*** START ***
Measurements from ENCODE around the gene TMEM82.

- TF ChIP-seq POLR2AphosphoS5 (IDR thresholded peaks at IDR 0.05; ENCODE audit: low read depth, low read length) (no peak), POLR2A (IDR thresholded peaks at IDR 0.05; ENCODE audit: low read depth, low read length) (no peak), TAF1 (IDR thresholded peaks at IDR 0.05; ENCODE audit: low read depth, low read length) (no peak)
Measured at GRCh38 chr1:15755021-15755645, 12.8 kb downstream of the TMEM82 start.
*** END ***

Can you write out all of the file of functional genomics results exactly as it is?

Measurements from ENCODE around the gene TMEM82.

- TF ChIP-seq POLR2AphosphoS5 (IDR thresholded peaks at IDR 0.05; ENCODE audit: low read depth, low read length) (no peak), POLR2A (IDR thresholded peaks at IDR 0.05; ENCODE audit: low read depth, low read length) (no peak), TAF1 (IDR thresholded peaks at IDR 0.05; ENCODE audit: low read depth, low read length) (no peak)
Measured at GRCh38 chr1:15755021-15755645, 12.8 kb downstream of the TMEM82 start.